People and Places: June 1, 2021
Three schools name new leaders, and new research shows the benefits of LGBTQ-friendly corporate policies.
On July 1, Jennifer Yruegas will become dean of the Pacific University College of Business in Forest Grove, Oregon. She has served as associate dean of the college since 2020, while provost John Miller served as interim dean. Yruegas, who holds a juris doctorate and is an active member of the Oregon State Bar, brings more than 20 years of business and law experience to her new role. During her time at Pacific, Yruegas has been associate vice president of human resources, the university’s general counsel, Title IX coordinator, and director of the student health center.
Andrew Karolyi will serve as the dean of the Cornell SC Johnson College of Business in Ithaca, New York, through June 20, 2024. Karolyi will fill out the remainder of the term of former dean Kevin F. Hallock, who stepped down in March to become president of the University of Richmond in Virginia. Karolyi, who is also the college’s dean of academic affairs and the Harold Bierman Jr. Distinguished Professor of Management in the Samuel Curtis Johnson Graduate School of Management, has been acting dean since Hallock’s departure.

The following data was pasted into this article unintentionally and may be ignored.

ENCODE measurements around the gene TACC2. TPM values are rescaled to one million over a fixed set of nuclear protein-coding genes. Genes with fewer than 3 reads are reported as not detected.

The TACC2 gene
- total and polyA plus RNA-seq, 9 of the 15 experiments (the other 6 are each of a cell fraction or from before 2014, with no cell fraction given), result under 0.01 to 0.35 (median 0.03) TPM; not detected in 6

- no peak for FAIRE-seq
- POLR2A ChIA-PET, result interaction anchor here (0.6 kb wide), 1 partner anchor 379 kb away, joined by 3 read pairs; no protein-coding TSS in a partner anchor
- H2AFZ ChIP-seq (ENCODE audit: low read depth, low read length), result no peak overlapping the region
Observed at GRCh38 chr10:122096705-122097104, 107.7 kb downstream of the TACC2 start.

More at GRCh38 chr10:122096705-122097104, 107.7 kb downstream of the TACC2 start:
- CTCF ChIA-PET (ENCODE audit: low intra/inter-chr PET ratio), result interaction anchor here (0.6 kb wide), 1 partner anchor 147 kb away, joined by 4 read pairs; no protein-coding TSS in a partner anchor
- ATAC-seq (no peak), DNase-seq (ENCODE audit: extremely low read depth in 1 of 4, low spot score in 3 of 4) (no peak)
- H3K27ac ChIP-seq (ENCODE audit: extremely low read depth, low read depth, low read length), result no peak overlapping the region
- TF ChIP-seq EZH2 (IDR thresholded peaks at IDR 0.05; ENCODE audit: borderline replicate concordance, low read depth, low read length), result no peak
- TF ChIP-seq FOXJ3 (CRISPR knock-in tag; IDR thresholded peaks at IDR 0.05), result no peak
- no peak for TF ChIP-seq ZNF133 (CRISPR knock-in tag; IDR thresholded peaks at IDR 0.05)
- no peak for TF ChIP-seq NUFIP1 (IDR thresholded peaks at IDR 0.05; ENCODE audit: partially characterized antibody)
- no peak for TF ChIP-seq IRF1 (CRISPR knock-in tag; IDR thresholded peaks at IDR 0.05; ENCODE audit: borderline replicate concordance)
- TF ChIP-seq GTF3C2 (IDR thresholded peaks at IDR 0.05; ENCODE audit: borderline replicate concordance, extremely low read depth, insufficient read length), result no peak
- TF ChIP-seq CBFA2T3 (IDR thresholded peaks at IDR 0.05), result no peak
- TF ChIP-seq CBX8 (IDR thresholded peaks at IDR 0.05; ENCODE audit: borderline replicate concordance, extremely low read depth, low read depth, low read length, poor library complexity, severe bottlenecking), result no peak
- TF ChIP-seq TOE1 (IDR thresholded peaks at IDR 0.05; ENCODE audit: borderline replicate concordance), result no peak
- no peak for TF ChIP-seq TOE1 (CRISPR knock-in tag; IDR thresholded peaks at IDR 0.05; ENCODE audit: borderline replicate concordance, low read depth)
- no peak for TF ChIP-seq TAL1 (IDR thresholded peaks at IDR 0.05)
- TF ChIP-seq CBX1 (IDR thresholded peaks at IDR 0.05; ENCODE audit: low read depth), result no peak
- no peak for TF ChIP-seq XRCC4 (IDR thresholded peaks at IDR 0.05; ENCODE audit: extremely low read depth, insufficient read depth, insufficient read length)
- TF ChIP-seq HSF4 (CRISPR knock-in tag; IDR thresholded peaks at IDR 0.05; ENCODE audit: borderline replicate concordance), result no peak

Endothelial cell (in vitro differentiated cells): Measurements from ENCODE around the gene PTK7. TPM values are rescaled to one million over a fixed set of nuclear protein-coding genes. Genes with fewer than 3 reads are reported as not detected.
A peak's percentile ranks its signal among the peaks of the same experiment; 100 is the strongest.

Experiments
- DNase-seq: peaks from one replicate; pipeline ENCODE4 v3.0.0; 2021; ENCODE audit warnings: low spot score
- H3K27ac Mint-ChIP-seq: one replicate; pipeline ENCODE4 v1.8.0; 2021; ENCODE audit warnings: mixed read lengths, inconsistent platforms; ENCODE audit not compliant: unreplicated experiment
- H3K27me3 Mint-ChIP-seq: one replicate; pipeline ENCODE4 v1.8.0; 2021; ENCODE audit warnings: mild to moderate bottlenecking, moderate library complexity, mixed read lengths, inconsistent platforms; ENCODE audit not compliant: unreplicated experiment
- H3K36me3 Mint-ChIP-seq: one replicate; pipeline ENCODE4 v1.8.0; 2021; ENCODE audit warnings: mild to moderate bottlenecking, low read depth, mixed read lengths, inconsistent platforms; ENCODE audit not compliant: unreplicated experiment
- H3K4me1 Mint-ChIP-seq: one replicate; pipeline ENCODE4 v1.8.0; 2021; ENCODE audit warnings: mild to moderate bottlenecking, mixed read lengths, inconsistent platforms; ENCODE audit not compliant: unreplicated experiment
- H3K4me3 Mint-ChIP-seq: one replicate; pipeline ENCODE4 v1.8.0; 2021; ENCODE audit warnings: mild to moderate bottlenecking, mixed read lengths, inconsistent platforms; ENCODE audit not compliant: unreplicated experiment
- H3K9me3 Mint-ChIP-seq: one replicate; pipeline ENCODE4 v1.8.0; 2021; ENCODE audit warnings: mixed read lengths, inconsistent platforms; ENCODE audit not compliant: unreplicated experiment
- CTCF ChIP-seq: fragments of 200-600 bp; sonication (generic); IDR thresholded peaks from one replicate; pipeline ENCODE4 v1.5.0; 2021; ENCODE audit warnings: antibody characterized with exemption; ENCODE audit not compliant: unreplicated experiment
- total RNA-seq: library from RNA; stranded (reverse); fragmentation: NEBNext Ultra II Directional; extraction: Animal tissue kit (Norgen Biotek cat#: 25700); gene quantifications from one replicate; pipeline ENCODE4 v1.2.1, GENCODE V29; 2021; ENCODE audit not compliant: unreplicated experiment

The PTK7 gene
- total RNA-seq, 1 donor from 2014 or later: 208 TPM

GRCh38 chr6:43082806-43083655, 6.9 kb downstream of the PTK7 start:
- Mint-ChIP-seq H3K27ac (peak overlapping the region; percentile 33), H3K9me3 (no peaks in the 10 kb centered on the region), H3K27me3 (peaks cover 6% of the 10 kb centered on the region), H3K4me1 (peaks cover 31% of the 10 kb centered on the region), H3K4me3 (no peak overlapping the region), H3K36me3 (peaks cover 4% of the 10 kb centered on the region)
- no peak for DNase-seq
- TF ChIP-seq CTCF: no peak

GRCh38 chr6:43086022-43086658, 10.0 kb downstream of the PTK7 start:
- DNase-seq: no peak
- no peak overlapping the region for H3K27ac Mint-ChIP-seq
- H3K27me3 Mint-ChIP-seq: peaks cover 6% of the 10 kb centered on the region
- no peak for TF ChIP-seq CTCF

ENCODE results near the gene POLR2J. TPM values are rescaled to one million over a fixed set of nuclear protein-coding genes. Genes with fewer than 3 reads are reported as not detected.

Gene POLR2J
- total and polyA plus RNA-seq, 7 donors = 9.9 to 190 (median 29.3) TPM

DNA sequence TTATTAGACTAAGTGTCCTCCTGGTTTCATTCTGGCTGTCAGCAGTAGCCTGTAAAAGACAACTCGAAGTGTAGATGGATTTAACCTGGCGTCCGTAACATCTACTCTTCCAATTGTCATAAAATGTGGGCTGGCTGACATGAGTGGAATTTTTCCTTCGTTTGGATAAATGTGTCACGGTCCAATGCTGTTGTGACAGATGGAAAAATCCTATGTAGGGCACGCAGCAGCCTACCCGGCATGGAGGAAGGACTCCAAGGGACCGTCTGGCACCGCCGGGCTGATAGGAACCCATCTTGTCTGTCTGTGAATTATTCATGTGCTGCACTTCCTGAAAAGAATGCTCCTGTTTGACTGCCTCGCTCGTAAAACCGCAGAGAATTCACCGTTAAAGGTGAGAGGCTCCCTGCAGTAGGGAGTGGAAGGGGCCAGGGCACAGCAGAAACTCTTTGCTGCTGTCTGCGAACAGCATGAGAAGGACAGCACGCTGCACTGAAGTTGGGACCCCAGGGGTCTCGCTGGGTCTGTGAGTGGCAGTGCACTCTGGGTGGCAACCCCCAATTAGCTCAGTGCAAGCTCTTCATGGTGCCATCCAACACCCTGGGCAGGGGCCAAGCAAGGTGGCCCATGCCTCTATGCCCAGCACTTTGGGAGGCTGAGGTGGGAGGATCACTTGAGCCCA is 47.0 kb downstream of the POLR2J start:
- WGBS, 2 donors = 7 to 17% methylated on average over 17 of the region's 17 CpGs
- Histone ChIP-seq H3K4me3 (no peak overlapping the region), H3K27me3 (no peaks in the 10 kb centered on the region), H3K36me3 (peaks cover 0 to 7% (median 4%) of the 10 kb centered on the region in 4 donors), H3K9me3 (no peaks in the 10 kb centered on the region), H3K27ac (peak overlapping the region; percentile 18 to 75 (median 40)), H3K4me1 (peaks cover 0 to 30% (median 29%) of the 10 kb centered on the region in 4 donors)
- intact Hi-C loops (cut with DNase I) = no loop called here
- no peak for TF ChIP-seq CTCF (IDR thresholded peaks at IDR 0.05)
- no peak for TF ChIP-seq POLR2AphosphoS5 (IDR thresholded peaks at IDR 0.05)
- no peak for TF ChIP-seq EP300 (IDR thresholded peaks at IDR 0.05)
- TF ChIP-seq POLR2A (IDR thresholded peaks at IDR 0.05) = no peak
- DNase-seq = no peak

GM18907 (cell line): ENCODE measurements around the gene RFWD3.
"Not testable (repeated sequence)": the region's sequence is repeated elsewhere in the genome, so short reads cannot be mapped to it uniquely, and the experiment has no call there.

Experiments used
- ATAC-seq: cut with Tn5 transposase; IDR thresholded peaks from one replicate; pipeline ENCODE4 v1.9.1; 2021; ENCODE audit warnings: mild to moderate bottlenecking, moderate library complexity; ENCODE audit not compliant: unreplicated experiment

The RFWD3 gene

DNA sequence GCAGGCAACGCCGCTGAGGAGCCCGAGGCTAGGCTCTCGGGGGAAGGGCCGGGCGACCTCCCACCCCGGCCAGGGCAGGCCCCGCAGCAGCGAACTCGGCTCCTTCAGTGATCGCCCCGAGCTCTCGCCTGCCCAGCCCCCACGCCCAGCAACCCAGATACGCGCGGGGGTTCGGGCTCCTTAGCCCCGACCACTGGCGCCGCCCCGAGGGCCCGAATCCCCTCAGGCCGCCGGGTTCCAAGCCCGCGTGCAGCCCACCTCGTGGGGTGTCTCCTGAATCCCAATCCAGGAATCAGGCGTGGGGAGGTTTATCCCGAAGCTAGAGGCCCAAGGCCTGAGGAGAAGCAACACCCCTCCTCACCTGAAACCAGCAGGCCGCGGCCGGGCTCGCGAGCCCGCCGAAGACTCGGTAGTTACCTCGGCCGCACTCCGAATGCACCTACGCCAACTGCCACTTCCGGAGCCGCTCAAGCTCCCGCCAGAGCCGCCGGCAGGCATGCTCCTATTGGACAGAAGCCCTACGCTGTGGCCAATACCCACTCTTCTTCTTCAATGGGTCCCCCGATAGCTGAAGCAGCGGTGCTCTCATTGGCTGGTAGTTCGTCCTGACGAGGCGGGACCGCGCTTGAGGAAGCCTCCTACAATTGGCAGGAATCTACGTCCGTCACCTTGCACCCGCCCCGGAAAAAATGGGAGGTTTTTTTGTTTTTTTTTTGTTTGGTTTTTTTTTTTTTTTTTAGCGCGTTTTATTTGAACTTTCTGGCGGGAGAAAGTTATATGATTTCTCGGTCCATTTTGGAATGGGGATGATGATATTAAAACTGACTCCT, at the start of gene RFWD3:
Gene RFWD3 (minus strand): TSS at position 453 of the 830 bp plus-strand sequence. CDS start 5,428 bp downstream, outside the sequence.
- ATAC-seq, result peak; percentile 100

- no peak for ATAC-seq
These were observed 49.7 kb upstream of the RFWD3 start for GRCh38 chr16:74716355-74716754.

Véronique Tran is the new rector of ESCP Business School in Berlin. She most recently served as the academic dean of the executive MBA and general management program; she previously acted as course coordinator in the Master in Management program and as the first European department coordinator. Tran joined the school in 2006 as a professor of organizational behavior and organizational psychology and has taught on all of the school’s campuses.
Arun Rai has become the inaugural holder of the Howard S. Starks Distinguished Chair at Georgia State University’s Robinson College of Business in Atlanta. Rai is Regents’ Professor of the University System of Georgia and co-founder and director of the Center for Digital Innovation at the Robinson College. The chair was established by an endowment from the estate of Howard S. Starks, a longtime executive with C&S Bank (now Bank of America).
The University of Chicago Booth School of Business has announced a new course called Global Health and Policy, which aims to bridge the gap between business and healthcare. The course, which will be offered for the first time this winter, was designed by Olufunmilayo Olopade, the Palmer Distinguished Service Professor of Medicine and Human Genetics at the University of Chicago School of Medicine. It was inspired by a collaboration in which Olopade recruited Booth interns to help her launch her own company, CancerIQ, which helps providers use genetic information to prevent cancer. The course covers topics such as reproductive health, data science, and climate change. Business students in the class are encouraged to think about not only how to improve health outcomes, but also how to open markets, develop innovation, and use science and technology to address global health concerns.